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Mass. law could hurt providers' credit: S&P


By Beth Kutscher
Posted: September 4, 2012 - 5:30 pm ET
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Healthcare providers that operate in Massachusetts could be at a disadvantage following the implementation of a new cost-containment law, Standard & Poor's Ratings Services said.

The ratings agency noted that the law could put pressure on operating margins, which would in turn affect credit ratings. It added that the impact might not be felt for at least 18 months, but ultimately the extent of ratings hit will depend on how quickly and successfully healthcare providers can cut costs.

The legislation, signed by Gov. Deval Patrick on Aug. 6, requires healthcare providers across Massachusetts to limit spending increases to a rate no higher than the rate of change in the gross state product through 2017 and to a half a percentage point below the rate of change in the gross state product thereafter. Penalties for not complying amount to $500,000.

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The law also implements an assessment on the state's larger providers to help pay for infrastructure improvements at smaller community hospitals, and requires all providers to adopt alternative payment models, such as bundling, that help control costs for specific patient populations.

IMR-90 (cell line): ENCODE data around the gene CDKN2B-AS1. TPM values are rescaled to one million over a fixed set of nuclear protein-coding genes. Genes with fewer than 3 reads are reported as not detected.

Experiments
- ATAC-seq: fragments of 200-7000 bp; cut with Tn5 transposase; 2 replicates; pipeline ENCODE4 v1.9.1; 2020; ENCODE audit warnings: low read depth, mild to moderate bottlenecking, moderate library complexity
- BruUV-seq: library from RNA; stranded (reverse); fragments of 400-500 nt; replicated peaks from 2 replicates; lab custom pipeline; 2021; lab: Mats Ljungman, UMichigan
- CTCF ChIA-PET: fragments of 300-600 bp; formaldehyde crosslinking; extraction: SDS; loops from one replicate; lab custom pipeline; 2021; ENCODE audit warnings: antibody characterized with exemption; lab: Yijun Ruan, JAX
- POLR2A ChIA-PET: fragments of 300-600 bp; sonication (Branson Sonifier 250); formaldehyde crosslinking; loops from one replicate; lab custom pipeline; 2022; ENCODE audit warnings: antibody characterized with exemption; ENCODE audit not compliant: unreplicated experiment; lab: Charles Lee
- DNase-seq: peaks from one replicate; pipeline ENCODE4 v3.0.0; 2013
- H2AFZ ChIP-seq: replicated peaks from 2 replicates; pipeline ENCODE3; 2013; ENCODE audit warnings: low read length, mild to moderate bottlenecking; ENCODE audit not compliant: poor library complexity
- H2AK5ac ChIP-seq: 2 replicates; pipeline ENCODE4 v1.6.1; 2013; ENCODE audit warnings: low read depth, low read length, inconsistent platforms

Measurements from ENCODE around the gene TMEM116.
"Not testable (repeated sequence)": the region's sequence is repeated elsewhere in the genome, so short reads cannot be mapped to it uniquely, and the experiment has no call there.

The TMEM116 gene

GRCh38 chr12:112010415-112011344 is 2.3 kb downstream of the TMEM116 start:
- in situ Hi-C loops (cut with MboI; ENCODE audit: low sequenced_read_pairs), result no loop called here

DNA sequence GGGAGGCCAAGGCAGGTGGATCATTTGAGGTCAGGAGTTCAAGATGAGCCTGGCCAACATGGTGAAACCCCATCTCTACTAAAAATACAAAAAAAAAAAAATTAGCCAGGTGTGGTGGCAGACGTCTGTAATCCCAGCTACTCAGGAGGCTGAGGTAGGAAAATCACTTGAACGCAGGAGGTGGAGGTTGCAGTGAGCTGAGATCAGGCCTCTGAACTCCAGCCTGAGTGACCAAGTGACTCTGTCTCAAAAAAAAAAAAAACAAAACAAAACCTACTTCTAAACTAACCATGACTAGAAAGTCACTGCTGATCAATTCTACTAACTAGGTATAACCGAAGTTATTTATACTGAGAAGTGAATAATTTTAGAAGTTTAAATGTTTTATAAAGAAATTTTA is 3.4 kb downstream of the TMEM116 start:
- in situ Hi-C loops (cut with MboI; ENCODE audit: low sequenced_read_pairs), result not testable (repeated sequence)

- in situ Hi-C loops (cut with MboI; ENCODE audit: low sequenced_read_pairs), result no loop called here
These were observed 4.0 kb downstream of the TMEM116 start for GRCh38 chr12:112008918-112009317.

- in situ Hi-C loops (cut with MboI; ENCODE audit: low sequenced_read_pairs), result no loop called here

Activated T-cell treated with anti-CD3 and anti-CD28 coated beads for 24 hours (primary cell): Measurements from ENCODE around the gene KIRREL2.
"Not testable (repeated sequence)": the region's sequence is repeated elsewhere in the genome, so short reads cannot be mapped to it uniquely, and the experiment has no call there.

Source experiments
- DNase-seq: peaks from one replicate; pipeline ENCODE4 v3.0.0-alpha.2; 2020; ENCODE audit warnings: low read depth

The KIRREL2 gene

S&P noted that the legislation will also have the effect of requiring providers to add additional oversight to monitor their spending, and will increase scrutiny on payments, and particularly how they're tied to quality measures.

The ratings agency said in its report that while providers have been successful in cutting costs for some time—and they now have some financial cushion—those efforts are likely to be hampered by continuing declines in inpatient volume and both state and federal reimbursement pressure. It added that early adopters of alternative payment models are likely to be better insulated from that part of the law.


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